Kansas state statutes have loopholes that allow law enforcement free reign of our children. We have a monster lurking within our state and it is the Kansas Statute that allows law enforcement to place your child into custody on "probable cause" without any court orders, no legal document. Law enforcement can go to your child's school and remove your child from your custody and place them in the custody of the police department and hold them up to 72 hrs without a hearing, they can use force to remove your child from your home. Imagine being a child and your at school and you are called to the office and the next thing you know you are in a police car with a detective and social worker and you are being taken to strangers and you have no idea why. We must have laws that truly protect children but we also need laws that have some teeth that will not allow a law enforcement officer to remove your child from your care because they can.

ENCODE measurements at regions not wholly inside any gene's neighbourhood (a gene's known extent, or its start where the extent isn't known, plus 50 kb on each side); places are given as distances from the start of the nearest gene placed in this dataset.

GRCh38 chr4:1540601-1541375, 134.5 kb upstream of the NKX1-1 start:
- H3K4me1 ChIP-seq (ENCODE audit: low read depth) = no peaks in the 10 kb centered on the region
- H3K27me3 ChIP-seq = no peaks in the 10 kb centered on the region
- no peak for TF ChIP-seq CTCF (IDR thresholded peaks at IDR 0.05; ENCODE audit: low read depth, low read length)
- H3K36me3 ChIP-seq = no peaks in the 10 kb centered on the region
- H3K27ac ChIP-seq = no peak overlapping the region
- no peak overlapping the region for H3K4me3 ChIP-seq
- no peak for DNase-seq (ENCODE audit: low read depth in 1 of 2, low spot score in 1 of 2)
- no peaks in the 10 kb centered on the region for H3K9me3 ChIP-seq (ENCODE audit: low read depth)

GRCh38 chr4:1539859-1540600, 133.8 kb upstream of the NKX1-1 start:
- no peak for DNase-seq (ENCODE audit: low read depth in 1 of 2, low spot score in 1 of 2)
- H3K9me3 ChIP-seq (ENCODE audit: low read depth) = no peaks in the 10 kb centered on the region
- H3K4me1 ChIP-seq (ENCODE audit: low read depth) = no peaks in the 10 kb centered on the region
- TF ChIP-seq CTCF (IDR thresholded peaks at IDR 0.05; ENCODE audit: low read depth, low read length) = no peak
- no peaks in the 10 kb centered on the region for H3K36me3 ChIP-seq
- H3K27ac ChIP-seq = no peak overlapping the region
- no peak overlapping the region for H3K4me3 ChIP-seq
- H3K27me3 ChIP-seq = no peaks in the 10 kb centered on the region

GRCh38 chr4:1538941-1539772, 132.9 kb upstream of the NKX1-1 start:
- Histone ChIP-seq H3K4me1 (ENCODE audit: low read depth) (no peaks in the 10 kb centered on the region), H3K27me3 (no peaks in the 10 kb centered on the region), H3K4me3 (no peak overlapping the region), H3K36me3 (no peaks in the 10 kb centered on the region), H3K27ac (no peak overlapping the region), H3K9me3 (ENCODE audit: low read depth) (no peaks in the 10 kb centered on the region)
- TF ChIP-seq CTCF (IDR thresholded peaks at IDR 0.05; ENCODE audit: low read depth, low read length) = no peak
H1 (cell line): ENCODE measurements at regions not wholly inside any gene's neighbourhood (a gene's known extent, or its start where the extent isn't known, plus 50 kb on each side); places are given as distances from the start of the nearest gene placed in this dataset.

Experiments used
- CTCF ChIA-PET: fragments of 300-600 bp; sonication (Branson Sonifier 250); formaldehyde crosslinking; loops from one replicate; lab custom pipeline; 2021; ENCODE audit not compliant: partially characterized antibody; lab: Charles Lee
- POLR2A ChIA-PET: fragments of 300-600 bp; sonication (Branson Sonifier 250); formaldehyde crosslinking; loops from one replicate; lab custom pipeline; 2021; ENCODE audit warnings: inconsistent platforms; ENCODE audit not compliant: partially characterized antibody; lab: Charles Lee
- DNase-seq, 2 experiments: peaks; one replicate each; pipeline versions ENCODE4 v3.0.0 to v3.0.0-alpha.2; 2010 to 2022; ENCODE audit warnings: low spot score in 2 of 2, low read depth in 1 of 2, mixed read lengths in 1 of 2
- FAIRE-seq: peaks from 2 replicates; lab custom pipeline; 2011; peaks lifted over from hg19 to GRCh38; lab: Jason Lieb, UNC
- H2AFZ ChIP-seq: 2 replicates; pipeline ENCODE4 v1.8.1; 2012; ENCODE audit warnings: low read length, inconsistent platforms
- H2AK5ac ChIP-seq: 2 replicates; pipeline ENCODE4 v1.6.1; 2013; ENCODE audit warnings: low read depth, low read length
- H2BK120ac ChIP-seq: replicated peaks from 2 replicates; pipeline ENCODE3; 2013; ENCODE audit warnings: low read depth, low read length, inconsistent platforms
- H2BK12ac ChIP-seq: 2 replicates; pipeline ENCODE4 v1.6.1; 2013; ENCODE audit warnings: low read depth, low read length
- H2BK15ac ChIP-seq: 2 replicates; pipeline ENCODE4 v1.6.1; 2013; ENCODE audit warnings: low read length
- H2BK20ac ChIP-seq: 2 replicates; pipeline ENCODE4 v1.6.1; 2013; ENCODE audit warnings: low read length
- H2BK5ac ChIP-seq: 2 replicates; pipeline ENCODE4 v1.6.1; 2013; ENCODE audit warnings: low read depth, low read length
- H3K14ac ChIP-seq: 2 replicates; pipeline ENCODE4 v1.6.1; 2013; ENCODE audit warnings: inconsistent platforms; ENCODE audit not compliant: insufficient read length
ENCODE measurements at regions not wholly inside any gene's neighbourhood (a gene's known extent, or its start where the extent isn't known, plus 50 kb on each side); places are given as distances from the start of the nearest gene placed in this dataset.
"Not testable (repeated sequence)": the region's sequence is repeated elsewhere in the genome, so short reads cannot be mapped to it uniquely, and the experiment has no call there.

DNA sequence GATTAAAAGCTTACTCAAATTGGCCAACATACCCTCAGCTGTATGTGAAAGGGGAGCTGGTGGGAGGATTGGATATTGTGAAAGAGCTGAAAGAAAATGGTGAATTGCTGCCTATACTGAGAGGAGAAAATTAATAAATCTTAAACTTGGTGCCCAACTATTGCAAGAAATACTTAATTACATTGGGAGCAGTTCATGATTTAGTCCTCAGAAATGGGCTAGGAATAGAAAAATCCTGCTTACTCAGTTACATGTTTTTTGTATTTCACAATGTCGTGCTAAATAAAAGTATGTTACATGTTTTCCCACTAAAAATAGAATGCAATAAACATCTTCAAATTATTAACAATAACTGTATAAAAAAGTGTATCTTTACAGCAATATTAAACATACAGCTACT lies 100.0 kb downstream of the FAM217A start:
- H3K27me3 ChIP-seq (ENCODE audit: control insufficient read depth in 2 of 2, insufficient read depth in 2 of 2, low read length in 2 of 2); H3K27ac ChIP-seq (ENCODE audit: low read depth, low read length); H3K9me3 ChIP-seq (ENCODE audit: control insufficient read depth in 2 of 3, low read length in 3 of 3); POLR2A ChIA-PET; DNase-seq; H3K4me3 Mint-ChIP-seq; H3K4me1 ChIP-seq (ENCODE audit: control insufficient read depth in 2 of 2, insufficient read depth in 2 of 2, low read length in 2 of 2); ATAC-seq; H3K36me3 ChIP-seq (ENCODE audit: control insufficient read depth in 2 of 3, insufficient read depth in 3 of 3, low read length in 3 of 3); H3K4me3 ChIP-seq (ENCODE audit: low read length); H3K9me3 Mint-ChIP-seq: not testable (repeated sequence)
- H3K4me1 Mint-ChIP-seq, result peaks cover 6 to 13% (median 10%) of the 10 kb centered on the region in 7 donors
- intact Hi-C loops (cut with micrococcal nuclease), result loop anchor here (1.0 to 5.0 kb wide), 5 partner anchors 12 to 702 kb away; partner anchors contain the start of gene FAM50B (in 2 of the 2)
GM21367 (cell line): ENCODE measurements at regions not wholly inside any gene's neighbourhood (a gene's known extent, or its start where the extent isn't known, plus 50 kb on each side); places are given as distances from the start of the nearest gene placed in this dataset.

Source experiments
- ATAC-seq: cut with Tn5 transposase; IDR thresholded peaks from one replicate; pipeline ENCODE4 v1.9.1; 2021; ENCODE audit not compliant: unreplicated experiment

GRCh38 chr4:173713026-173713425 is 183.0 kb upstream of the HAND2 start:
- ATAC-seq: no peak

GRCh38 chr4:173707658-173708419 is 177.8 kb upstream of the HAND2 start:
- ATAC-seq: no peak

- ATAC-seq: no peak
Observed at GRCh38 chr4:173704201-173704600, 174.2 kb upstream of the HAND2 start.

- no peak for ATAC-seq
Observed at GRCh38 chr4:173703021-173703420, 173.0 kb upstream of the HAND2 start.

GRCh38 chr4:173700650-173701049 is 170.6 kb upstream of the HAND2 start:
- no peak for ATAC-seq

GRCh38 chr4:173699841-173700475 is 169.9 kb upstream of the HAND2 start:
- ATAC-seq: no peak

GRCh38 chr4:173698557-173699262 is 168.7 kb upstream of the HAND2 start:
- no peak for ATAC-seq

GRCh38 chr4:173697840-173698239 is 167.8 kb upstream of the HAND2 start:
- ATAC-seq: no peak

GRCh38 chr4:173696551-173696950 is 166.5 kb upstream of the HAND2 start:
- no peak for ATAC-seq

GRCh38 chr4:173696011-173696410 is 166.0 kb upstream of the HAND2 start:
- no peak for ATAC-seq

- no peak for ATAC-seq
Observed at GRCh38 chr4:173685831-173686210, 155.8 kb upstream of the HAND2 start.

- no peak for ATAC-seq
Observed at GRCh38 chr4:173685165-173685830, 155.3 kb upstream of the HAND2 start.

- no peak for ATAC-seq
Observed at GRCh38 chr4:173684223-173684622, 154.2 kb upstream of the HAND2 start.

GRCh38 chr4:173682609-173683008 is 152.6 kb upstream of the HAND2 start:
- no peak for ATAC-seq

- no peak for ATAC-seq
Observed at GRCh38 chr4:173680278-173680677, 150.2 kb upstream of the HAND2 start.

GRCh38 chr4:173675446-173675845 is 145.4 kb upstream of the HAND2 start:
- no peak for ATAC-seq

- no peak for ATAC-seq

We must bring awareness to these issues so children are better protected from abuse and abuse by the system. When a child is removed from a protective parent then the system has abused and has caused secondary abuse. When a child discloses that they are being abused at a parents house during visitiation then all visitation should be stopped, the abuse investigated and the abuser held accountable. Instead we have system that law enforcement uses their power to remove a child from the protective parents home and place the child with strangers (not grandparents or any other family members) and then the child is in a out of home placement for over a year just so the judge within the courts can give the abuser sole custody. Then the protective parent is given supervised visits once a week and is treated like the criminal. We have just taught every child who discloses abuse NOT TO TELL, they will be punished by a system that was designed to protect them. What are we doing to our children? It is time that the citizens of Kansas stand together and say enough is enough and protect our children and help keep families strong.